Billionaire backlash shows the power of basic income

The success of basic income pilots in the US has been followed by efforts to kill such programmes. The rich are scared.

In this photo taken Wednesday, Aug. 14, 2019, Susie Garza displays the city provided debit card she receives monthly through a trial program in Stockton, Calif. Garza is participating in the Stockton Economic Empowerment Demonstration. The program, which started in February, gives $500 a month to 125 people who earn at or below the median household income of $46,033. They can spend the money with no restrictions. Stockton Mayor Michael Tubbs, who initiated the privately funded program, says it could be a solution to the city's poverty problem. (AP Photo/Rich Pedroncelli)
Susie Garza displays the city-provided debit card through which she receives monthly payments as part of a basic income programme in Stockton, California on August 14, 2019 [File: AP Photo/Rich Pedroncelli]

Last month, the US state of Iowa enacted a law banning local governments from adopting basic income programmes. This follows similar developments in Arkansas, Idaho, and South Dakota.

In Texas, after lawmakers failed to get their own such law adopted, the state’s attorney general filed a case to prevent Harris County from launching the basic income pilot that its officials had authorised. Declaring the pilot “unconstitutional”, the attorney general has taken his case all the way to the Supreme Court of Texas. What is going on here? And why do the intricacies of seemingly obscure local US politics matter?

To answer these questions, we have to look into the radical potential that basic income has to reshape our social relations. Defined as a regular cash payment given unconditionally to all, a basic income can be thought of like a pension, only for everyone. Its purpose is to provide a permanent, base level of financial security for all people independent of work, recognising that if we lack money or the means to make it in the world of the market then we are in deep trouble.

Theoretically, the case for basic income is well-developed. It rests on the intuitive premise that ensuring people’s basic security will mitigate the effects of multiple societal ills, including racism and other forms of discrimination, and help improve individual and social wellbeing.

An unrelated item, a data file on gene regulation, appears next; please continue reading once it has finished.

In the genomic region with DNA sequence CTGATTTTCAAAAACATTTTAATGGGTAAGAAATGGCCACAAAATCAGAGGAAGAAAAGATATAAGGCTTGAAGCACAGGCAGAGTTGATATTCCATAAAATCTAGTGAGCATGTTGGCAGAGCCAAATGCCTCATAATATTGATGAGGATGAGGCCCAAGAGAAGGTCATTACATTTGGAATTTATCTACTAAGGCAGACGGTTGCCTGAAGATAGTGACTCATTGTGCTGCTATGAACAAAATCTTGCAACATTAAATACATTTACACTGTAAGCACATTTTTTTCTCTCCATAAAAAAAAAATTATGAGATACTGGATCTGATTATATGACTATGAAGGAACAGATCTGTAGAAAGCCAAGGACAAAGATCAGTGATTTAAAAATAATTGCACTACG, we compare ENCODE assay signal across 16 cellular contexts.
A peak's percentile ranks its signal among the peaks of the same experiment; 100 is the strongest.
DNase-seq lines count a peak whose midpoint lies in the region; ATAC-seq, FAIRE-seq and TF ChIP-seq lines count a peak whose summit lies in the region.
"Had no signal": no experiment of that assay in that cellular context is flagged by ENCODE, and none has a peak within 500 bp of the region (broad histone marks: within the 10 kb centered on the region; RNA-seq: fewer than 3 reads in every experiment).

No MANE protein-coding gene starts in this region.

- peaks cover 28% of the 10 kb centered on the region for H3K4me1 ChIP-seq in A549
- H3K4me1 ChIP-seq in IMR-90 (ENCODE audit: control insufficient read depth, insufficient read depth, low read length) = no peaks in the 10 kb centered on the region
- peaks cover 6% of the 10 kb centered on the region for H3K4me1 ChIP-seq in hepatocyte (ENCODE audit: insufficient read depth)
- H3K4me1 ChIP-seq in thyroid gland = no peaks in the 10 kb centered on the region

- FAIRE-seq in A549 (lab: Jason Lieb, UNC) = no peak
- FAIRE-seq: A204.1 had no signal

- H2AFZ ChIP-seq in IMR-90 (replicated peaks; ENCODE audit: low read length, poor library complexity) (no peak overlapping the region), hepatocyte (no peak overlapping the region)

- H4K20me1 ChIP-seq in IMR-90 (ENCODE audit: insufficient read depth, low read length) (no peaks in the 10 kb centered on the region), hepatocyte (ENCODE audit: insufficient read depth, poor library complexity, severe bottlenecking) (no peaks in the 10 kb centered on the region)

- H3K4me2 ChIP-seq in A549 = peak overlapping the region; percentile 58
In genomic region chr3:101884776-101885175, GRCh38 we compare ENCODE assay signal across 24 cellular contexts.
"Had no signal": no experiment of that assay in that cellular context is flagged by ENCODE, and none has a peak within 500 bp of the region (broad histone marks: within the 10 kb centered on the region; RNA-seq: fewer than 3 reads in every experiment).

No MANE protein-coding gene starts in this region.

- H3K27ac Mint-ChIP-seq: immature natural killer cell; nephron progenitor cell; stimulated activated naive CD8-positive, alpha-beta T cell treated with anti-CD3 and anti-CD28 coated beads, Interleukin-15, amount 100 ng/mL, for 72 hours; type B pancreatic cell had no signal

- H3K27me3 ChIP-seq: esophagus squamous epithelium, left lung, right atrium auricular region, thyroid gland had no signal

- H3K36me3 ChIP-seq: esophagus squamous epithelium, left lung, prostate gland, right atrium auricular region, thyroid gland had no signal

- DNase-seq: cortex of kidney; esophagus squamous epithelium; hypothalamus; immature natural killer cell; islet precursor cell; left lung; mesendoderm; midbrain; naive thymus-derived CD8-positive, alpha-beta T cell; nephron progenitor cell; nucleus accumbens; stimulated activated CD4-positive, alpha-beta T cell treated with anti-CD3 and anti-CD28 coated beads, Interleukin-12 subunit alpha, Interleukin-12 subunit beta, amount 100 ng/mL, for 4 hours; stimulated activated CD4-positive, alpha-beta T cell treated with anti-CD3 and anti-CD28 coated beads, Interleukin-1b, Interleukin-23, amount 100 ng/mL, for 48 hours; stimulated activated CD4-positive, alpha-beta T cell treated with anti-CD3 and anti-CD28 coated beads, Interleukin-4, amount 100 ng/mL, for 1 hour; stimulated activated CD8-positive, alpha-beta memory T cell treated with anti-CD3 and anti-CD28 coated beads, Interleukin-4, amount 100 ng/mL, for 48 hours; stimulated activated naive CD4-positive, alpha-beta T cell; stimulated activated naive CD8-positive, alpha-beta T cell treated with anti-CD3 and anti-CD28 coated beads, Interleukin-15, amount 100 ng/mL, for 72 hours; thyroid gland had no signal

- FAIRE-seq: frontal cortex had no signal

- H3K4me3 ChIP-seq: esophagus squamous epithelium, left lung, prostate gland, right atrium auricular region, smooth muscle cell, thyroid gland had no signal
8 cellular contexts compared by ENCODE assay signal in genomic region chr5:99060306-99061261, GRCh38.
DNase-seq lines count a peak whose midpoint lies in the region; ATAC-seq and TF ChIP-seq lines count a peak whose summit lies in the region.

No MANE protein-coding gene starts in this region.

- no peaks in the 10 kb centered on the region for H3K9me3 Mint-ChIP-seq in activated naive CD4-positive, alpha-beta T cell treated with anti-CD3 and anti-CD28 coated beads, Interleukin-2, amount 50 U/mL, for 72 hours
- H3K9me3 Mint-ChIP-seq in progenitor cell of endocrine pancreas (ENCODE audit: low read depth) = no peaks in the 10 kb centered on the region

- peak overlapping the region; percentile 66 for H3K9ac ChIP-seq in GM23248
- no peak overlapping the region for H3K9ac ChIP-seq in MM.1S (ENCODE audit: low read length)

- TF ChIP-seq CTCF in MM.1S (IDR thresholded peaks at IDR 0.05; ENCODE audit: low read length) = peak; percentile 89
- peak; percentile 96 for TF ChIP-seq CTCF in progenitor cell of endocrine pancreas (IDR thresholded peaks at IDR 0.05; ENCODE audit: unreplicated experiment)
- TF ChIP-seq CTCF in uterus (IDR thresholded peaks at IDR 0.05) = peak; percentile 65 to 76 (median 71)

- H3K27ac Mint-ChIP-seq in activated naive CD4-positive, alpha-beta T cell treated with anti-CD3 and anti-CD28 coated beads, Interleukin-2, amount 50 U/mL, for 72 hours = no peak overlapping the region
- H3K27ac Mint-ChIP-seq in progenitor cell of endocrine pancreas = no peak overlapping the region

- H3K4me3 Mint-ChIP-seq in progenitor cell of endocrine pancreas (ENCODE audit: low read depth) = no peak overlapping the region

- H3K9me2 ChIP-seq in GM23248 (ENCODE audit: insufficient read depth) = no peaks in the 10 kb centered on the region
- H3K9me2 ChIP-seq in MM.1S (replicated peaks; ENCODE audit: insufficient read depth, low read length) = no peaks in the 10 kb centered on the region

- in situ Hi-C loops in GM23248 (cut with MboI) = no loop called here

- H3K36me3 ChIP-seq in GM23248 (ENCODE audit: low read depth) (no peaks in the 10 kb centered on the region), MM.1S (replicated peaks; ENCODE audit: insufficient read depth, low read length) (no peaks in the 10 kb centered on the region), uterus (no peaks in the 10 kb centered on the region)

Morally, it rests on two historical truths. First, that not all wealth has been “earned” – plenty has been stolen, accumulated through violence and exploitation, or reproduced through cycles of inherited privilege. Second, poverty is political rather than personal – it is about where you are positioned in the social matrix rather than who you are and what you do.

Simply put, therefore, poverty and wealth are both about power – historical and contemporary – and how this plays out in people’s everyday lives. The idea behind basic income is to rebalance that power, redistributing it from those who have plenty to ensure that all have enough.

This moral case is strengthened by the decades of research that scholars have done to prove that social ills of all sorts have their roots in poverty. From physical and mental ill health to drug abuse, homelessness, and crime, many of the issues we face are causally related to being poor. Likewise, we know that exploitative work and domestic violence are easier to sustain and harder to resist when people lack the “freedom to say no” that money provides.

Crucially, these moral and theoretical cases have received enormous empirical backing over the past five years, as a wave of basic income pilots has spread around the world, particularly in the United States, where nearly 150 have sprung up since the COVID-19 pandemic.